Love Island – A Villa Of Ready-made Influencers?

04 June 2019 3 MIN READ
From an influencer marketing perspective, it’s always interesting to see how brands create reactive campaigns around what can often be short-lived fame.

Happy Love Island Day’ – yep that officially became a thing. As a nation we are unashamedly obsessed with the ITV2 summer smash hit. Last night, with 3.7 million viewers tuned in to watch, 12 new swimwear clad beauties were flown to Spain to spend 8 weeks in the most famous villa on TV. Watching along, it got me thinking about how this group of preened singletons (or not so single, if rumours are to be believed) are indeed a bunch of ready-made influencers despite not having control of their own social media.

Long before we even met the new contestants, whose love lives we will become so heavily invested in, it was announced that online fashion retailer I Saw It First would be the exclusive fashion partner of Love Island 2019. This demonstrates how, from the start, brands recognise contestants in the villa as influencers who they know will have the power to completely sell out their clothing. Following in the footsteps of Missguided’s success of dressing the girls in the villa last year, it’s now one of the hottest platforms for brands and is practically viewed as a fool-proof marketing strategy. After all, with less than 12 hours passing since the first episode of season 5 aired, most of the contestants’ Instagram follower counts have already doubled. At the time of writing, boxer Tommy Fury currently leads the pack with a whopping 268K followers, followed by surfer-model Lucie Donlan with 204K. If you’re not convinced about the exposure Love Island offers contestants and brands, it’s worth noting that before entering the villa, Lucie was on a follower count of 60K.  

Tommy Love Island
(Image taken from @Tommytnfury on Instagram)

With this many number of eyeballs instantly pointed in one direction, brands who are looking to appeal to the 16-35-year-old market will now want to take full advantage of the villa inhabitants new found social media fame. 5 out of the 12 contestants already have a professional management contact in their bio, to ensure no opportunity is missed. As they break through the social media stratosphere and have to deal with all the inevitable pressure that comes from being catapulted onto the nation’s screen, it’s also very important to remember the welfare of the contestants. This is an issue that has been publicly debated since the untimely deaths of former Islanders Mike Thalassitis and Sophie Gradon. It’s encouraging to see that already contestants are securing professional management teams early on in their careers, as with this comes a network of welfare and support offered. ITV has also announced that this year they will be giving all contestants bespoke training on social media and financial management, as it is keen to protect contestants and combat the backlash against reality TV shows in the wake Jeremy Kyle being cancelled.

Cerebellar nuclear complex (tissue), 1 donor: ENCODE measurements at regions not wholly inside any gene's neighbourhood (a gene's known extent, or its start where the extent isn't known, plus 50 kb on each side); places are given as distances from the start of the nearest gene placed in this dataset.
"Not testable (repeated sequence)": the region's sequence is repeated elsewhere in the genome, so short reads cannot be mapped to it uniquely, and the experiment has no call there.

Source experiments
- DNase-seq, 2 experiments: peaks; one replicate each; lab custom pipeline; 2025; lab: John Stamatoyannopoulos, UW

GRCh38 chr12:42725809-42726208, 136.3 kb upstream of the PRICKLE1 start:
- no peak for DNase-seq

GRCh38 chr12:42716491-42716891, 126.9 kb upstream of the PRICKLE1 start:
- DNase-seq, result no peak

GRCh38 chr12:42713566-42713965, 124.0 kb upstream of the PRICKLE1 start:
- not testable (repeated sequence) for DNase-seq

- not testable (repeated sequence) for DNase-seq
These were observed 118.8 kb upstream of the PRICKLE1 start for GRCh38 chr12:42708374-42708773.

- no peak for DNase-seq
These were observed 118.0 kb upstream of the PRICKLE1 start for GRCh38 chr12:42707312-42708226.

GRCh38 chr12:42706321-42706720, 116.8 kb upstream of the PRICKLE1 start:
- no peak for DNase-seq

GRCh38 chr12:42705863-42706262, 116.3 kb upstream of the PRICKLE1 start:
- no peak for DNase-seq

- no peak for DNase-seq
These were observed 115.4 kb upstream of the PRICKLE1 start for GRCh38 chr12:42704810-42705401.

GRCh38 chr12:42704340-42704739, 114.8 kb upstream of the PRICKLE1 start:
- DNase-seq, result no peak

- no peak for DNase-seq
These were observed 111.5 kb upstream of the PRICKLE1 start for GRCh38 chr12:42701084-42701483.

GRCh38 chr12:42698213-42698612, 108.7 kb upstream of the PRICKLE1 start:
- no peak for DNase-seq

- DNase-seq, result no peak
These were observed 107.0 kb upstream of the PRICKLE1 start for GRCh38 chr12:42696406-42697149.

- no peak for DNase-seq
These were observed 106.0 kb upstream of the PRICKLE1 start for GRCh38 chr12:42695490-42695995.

When it comes to taking advantage of this new-found platform, it’s not just the sponsorship brands that are getting involved. Love Island and ITV have always recognised and utilised their Islanders as the ready-made influencers that they are. Just look at how they provide contestants with personalised water bottles – this is something that ended up taking viewers by storm. Recognising this opportunity, they’ve kicked things up a notch and now have a full range of official Love Island merchandise, including items such as the infamous water bottles, suitcases and makeup bags – all now for sale via a dedicated Love Island Shop website. Who will be promoting the products on your screens 6-days a week? The Islanders of course!

Love Island Bottles
(Image taken from https://loveislandshop.co.uk/)

One thing that’s for sure is that there is going to be a long list of brands queued up and ready to collaborate with these soon to be social media heavyweights. From an influencer marketing perspective, it’s always interesting to see how brands create reactive campaigns around what can often be short-lived fame. My main piece of advice that should always be remembered is that whether you’re a teeth-whitening company or an anti-bulling charity, only align yourself with those who actually strategically align with your brand – don’t jump on the band wagon because of fear of being irrelevant, your current consumers and indeed potential consumers won’t thank you for it! 

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